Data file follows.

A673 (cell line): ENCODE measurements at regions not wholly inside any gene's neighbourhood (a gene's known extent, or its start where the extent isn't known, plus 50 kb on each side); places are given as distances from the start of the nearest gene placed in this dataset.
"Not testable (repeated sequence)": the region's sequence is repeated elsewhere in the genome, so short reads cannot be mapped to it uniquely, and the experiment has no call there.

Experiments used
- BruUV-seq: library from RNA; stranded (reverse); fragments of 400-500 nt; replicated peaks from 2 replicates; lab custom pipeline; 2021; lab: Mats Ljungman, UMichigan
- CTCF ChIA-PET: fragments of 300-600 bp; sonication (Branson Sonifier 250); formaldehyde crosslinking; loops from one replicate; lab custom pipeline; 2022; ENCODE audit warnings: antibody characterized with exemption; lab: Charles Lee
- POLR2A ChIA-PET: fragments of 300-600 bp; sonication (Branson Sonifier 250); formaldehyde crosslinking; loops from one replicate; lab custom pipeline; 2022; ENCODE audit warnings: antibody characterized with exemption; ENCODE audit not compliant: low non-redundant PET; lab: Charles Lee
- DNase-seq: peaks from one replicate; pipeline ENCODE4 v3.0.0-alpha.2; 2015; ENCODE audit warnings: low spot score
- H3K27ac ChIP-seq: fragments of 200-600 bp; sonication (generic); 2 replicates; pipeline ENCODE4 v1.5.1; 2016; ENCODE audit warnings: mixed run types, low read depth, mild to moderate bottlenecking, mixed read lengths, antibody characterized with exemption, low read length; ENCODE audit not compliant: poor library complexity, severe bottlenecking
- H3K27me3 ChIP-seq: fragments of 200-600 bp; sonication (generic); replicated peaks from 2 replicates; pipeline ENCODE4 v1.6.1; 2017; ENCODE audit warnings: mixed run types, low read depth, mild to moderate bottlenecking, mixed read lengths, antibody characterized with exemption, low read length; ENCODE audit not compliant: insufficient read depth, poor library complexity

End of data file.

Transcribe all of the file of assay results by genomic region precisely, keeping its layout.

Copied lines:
A673 (cell line): ENCODE measurements at regions not wholly inside any gene's neighbourhood (a gene's known extent, or its start where the extent isn't known, plus 50 kb on each side); places are given as distances from the start of the nearest gene placed in this dataset.
"Not testable (repeated sequence)": the region's sequence is repeated elsewhere in the genome, so short reads cannot be mapped to it uniquely, and the experiment has no call there.

Experiments used
- BruUV-seq: library from RNA; stranded (reverse); fragments of 400-500 nt; replicated peaks from 2 replicates; lab custom pipeline; 2021; lab: Mats Ljungman, UMichigan
- CTCF ChIA-PET: fragments of 300-600 bp; sonication (Branson Sonifier 250); formaldehyde crosslinking; loops from one replicate; lab custom pipeline; 2022; ENCODE audit warnings: antibody characterized with exemption; lab: Charles Lee
- POLR2A ChIA-PET: fragments of 300-600 bp; sonication (Branson Sonifier 250); formaldehyde crosslinking; loops from one replicate; lab custom pipeline; 2022; ENCODE audit warnings: antibody characterized with exemption; ENCODE audit not compliant: low non-redundant PET; lab: Charles Lee
- DNase-seq: peaks from one replicate; pipeline ENCODE4 v3.0.0-alpha.2; 2015; ENCODE audit warnings: low spot score
- H3K27ac ChIP-seq: fragments of 200-600 bp; sonication (generic); 2 replicates; pipeline ENCODE4 v1.5.1; 2016; ENCODE audit warnings: mixed run types, low read depth, mild to moderate bottlenecking, mixed read lengths, antibody characterized with exemption, low read length; ENCODE audit not compliant: poor library complexity, severe bottlenecking
- H3K27me3 ChIP-seq: fragments of 200-600 bp; sonication (generic); replicated peaks from 2 replicates; pipeline ENCODE4 v1.6.1; 2017; ENCODE audit warnings: mixed run types, low read depth, mild to moderate bottlenecking, mixed read lengths, antibody characterized with exemption, low read length; ENCODE audit not compliant: insufficient read depth, poor library complexity